Nanotechnology Now

Our NanoNews Digest Sponsors

Heifer International

Wikipedia Affiliate Button

Home > Press > Argonne, University of Chicago scientists develop targeted cancer treatment using nanomaterials: Nano-bio material kills cancer cells, leaves healthy cells unharmed

Argonne scientist Elena Rozhkova examines brain cancer cells under a microscope. Rozhkova, along with researchers from the University of Chicago, has developed a way to attach a antibody to nanomaterial titanium dioxide and kill brain cancer cells.
Argonne scientist Elena Rozhkova examines brain cancer cells under a microscope. Rozhkova, along with researchers from the University of Chicago, has developed a way to attach a antibody to nanomaterial titanium dioxide and kill brain cancer cells.

Abstract:
Scientists from the U.S. Department of Energy's (DOE) Argonne National Laboratory and the University of Chicago's Brain Tumor Center have developed a way to target brain cancer cells using inorganic titanium dioxide nanoparticles bonded to soft biological material.

Argonne, University of Chicago scientists develop targeted cancer treatment using nanomaterials: Nano-bio material kills cancer cells, leaves healthy cells unharmed

Argonne, IL | Posted on August 21st, 2009

Thousands of people die from malignant brain tumors every year, and the tumors are resistant to conventional therapies. This nano-bio technology may eventually provide an alternative form of therapy that targets only cancer cells and does not affect normal living tissue.

"It is a real example of how nano and biological interfacing can be used for biomedical application," said scientist Elena Rozhkova with Argonne's Center for Nanoscale Materials. "We chose brain cancer because of its difficulty in treatment and its unique receptors."

This new therapy relies on a two-pronged approach. Titanium dioxide is a versatile photoreactive nanomaterial that can be bonded with biomolecules. When linked to an antibody, nanoparticles recognize and bind specifically to cancer cells. Focused visible light is shined onto the affected region, and the localized titanium dioxide reacts to the light by creating free oxygen radicals that interact with the mitochondria in the cancer cells. Mitochondria act as cellular energy plants, and when free radicals interfere with their biochemical pathways, mitochondria receive a signal to start cell death.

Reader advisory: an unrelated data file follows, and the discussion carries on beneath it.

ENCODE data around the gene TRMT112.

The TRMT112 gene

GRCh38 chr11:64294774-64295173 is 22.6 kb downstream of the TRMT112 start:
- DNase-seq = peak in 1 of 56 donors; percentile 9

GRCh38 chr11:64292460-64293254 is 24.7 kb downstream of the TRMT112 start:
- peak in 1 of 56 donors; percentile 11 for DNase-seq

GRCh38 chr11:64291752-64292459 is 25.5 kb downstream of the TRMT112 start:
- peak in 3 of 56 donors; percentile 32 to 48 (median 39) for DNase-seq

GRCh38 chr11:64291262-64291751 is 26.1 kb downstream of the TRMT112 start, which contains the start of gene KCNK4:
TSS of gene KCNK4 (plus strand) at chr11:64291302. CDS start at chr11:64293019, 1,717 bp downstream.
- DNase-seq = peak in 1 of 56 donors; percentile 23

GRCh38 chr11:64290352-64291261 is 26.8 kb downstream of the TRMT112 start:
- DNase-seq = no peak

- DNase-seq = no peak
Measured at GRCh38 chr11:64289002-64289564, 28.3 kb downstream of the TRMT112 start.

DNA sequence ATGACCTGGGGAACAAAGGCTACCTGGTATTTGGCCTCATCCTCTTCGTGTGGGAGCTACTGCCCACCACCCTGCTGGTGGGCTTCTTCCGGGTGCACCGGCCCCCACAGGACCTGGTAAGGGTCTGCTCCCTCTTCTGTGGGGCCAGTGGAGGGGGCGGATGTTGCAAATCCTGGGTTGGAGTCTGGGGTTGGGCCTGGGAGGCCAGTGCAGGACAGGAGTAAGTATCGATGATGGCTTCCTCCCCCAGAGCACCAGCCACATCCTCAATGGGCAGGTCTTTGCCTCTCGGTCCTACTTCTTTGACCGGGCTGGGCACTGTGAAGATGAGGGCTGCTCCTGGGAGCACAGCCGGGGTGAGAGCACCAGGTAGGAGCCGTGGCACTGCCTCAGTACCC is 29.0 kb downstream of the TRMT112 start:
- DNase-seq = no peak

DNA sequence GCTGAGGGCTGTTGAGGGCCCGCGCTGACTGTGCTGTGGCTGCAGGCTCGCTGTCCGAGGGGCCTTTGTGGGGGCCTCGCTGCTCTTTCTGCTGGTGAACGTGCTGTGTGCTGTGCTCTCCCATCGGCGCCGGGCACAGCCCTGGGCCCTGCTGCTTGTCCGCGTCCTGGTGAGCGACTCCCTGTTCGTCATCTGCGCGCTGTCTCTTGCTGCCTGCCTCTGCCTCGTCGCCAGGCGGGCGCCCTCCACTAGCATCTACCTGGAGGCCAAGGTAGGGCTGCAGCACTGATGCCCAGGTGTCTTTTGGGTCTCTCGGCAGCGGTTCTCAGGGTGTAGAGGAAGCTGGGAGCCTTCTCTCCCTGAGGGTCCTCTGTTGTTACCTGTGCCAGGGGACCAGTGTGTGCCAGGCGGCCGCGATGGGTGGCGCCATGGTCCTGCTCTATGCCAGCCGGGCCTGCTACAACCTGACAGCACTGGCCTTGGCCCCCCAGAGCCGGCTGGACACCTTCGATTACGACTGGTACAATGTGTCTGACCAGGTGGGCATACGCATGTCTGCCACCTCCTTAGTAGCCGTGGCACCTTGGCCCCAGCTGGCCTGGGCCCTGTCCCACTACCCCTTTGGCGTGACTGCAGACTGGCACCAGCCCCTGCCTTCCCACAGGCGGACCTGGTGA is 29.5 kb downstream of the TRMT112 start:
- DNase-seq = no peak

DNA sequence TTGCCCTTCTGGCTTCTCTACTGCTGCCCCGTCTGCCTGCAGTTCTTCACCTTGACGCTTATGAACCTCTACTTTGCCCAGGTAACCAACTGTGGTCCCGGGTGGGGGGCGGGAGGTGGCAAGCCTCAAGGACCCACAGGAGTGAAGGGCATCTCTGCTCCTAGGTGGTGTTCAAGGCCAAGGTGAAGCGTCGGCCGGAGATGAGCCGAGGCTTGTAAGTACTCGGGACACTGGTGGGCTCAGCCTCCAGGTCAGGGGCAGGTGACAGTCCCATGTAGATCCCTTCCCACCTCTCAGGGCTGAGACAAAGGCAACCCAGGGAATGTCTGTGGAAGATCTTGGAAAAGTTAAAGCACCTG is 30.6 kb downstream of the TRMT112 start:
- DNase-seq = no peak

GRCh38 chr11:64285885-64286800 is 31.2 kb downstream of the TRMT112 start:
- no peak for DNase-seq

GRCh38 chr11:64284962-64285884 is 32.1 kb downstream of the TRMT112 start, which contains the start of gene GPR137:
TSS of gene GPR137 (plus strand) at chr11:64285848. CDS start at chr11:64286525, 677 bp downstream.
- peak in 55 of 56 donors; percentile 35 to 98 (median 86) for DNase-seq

"The significance of this work lies in our ability to effectively target nanoparticles to specific cell surface receptors expressed on brain cancer cells," said Dr. Maciej S. Lesniak, Director of Neurosurgical Oncology at the University of Chicago Brain Tumor Center. "In so doing, we have overcome a major limitation involving the application of nanoparticles in medicine; namely, the potential of these agents to distribute throughout the body. We are now in a position to develop this exciting technology in preclinical models of brain tumors, with the

X-ray fluorescence microscopy done at Argonne's Advanced Photon Source also showed that the tumors' invadopodia, actin-rich micron scale protrusions that allow the cancer to invade surrounding healthy cells, can be also attacked by the titanium dioxide.

So far, tests have been done only on cells in a laboratory setting, but animal testing is planned for the next phase. Results show an almost 100 percent cancer cell toxicity rate after six hours of illumination and 80 percent after 48 hours following 5 minutes' exposure to focused light.

Also, since the antibody only targets the cancer cells, surrounding healthy cells are not affected—unlike other cancer treatments such as chemotherapy and radiotherapy.

Rozhkova said that a proof of concept is demonstrated; other cancers could be treated as well, using different targeting molecules, but research is in the early stages.

This work is published in a Nano Letters and is available online at http://pubs.acs.org/doi/full/10.1021/nl901610f.

Funding for this research was through the Department of Energy's Office of Basic Energy Sciences, National Cancer Institute, National Institute of Neurological Disorders and Stroke, Alliance for Cancer Gene Therapy, American Cancer Society and Brain Research Foundation.

The Center for Nanoscale Materials at Argonne is one of the five DOE Nanoscale Science Research Centers (NSRCs), premier national user facilities for interdisciplinary research at the nanoscale. Together the NSRCs comprise a suite of complementary facilities that provide researchers with state-of-the-art capabilities to fabricate, process, characterize and model nanoscale materials, and constitute the largest infrastructure investment of the National Nanotechnology Initiative. The NSRCs are located at DOE's Argonne, Brookhaven, Lawrence Berkeley, Oak Ridge and Sandia and Los Alamos National Laboratories. For more information about the DOE NSRCs, please visit nano.energy.gov.